Tuesday, April 10, 2007

Blogging Code of Conduct

Technology blogger Tim O'Reilly has been working towards the creation of a Blogger's Code of Conduct. I find the response, at least as reflected in the comments to his post, interesting. It's largely oppositional, although I'm reminded of the business axiom that customers are ten times more likely to write in complaint than in praise.

But that said, I find particularly interesting the concern many seem to have with restricting anonymous comments, especially since the issue of anonymity was something of a catalyst in getting this blog started. That first post drew responses from two bloggers who post under pseudonyms, one of whom I know and respect and the other who I just respect. Both of them articulated valid reasons why remaining anonymous is important to them.

In contrast, my participation in last week's Blog Against Sexual Violence led me to this post, with it's chain of comments that includes some of the most vile shit I've ever had the misfortune to read. Posted anonymously, of course.

Maybe this is the price we have to pay to enjoy the right to free speech, but too often we forget that freedoms carry inherent responsibilities. This code of conduct strikes me as a good attempt to remind each other of that, and by adopting it to acknowledge individually the shouldering of ones share of that responsibility.

And ultimately, it furthers the cause of credibility in the blogosphere. Stephen Taylor's recent experience in the House of Commons and this discussion of whether bloggers are journalists point to the gap that still remains between new media commentators and those in the main stream media. A big portion of that gap rests on credibility issues and the lack of any "industry standards" within the blogosphere.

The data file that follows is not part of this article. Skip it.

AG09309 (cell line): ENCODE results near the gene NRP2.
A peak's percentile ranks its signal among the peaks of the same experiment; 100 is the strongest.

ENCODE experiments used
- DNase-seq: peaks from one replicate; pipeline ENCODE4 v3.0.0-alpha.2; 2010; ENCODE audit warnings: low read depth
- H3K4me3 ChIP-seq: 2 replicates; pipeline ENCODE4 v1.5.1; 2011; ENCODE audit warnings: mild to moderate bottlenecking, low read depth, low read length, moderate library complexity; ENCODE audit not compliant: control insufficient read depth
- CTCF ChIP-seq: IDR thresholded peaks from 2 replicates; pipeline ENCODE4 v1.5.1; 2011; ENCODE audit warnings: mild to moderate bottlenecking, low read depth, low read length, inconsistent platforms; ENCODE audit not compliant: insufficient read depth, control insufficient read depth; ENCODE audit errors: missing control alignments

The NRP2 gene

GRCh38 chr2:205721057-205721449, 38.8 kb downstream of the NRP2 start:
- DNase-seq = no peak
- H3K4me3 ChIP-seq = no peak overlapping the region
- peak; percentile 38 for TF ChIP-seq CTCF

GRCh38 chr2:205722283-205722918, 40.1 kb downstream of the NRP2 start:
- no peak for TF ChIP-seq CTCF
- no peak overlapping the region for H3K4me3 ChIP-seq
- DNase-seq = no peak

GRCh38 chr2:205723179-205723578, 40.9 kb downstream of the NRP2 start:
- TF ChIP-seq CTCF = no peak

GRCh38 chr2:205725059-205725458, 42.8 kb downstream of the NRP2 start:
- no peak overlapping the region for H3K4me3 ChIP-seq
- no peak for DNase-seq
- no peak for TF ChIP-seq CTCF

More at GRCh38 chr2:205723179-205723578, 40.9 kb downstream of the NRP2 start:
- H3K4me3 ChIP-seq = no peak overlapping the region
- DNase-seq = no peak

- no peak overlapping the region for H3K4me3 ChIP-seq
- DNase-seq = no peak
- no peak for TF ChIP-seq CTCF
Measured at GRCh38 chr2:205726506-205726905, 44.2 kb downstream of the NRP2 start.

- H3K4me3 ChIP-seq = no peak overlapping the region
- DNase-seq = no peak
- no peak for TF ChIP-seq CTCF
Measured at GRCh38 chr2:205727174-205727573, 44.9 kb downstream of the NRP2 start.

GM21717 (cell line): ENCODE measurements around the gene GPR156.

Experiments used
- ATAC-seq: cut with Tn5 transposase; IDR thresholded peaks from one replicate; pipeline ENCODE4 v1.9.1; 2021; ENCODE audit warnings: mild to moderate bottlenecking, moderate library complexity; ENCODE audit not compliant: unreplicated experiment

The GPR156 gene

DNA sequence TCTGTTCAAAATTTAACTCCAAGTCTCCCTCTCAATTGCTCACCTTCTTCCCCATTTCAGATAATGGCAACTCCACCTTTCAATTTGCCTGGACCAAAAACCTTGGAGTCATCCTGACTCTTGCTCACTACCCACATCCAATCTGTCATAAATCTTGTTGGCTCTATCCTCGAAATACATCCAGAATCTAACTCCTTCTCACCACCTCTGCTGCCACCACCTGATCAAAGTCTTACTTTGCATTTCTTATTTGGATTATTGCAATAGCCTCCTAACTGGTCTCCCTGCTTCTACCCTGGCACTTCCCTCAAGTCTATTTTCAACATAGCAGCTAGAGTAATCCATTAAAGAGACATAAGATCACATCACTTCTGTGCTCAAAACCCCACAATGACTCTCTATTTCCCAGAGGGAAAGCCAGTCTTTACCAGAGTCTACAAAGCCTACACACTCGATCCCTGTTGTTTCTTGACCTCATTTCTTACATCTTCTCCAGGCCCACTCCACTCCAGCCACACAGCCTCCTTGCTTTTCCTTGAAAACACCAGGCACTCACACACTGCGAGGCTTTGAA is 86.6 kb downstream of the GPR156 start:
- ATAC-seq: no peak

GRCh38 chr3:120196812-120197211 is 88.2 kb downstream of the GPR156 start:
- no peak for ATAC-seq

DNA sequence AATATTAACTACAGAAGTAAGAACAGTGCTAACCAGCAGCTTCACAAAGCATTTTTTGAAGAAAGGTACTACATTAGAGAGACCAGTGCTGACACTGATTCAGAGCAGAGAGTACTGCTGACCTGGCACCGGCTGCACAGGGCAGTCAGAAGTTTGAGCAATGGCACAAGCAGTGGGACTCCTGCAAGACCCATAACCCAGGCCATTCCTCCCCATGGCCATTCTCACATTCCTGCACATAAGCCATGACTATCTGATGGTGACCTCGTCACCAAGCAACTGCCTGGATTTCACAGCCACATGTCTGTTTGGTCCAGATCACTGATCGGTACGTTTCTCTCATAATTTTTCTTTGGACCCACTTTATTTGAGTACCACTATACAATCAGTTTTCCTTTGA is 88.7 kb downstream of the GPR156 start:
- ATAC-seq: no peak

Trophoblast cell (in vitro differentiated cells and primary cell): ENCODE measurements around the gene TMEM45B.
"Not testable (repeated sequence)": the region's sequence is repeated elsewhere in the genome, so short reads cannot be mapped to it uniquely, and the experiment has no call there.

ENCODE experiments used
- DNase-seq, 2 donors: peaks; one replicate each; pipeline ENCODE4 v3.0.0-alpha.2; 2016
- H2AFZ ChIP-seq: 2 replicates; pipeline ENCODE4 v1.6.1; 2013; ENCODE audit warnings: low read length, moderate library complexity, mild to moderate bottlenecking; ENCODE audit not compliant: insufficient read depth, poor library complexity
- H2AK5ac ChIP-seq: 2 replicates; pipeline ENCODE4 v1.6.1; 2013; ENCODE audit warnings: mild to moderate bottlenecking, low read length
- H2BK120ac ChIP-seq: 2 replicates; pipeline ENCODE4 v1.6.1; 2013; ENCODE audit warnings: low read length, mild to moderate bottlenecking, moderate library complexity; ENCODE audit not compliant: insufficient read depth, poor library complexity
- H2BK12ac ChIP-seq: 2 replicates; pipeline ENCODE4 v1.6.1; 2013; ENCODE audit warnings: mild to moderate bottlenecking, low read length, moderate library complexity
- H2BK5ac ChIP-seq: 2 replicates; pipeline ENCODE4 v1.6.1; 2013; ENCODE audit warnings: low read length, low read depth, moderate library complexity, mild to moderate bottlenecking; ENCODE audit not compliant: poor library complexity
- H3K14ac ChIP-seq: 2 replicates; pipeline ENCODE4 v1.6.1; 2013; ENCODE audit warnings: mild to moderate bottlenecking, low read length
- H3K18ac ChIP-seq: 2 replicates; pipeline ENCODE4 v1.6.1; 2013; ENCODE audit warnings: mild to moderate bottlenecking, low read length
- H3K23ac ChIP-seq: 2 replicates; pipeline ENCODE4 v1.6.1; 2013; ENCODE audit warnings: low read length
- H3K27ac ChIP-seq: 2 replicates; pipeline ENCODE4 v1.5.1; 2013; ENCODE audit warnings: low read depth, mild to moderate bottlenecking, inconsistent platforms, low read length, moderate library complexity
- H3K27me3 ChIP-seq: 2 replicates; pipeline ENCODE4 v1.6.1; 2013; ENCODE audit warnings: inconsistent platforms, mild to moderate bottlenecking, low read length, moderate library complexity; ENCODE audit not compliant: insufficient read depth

Saskboy said...

Any "code of conduct" for bloggers creates a subset of blogging. It hopefully will never come to a government in the free world requiring bloggers to adhere to an organization's standards.

- Posted with a pseudonym, but hardly anonymous :-)

Steve Marsh said...

Of course, we're talking about a voluntary code, created by bloggers for only those who choose it – not something forced on folks by "the man".

And bloggers already divide themselves into subsets – Progressive Bloggers, Libloggers and Green Bloggers, to name a few of the subsets you've chosen to join.

Of course, these are aggregators, so as subsets they have a particular function. But there's a reason you chose these ones and not Blogging Tories, Blogs4God or NAMBLAggers (okay, I made that last one up).

We naturally choose to associate ourselves with groups (subsets) with whom we share values. Choosing to adopt a code of conduct simply articulates a particular set of such values.

cenobyte said...

Saskboy brings up an interesting point. Very rarely does Yours Truly actually post comments *anonymously*, but with a pseudonym. It doesn't take much legwork to find out who cenobyte is, where cenobyte lives, and what cenobyte does for a living. And, for that matter, who cenobyte's friends are...

A very long time ago, back in the hazy, halcyon emerging days of email and newsgroups, there were several "netiquette" suggestions that went around. Most people, I should like to think, temper their comments and posts with a certain degree of respect and courtesy. Others don't, and perhaps never will. Some folks say things simply to play devil's advocate, and some people are just downright rude and vitriolic (and we remember, some of us, the endless hours of scrolling through the 'flame wars' on newsgroups and forums that often led to someone being banned from the site).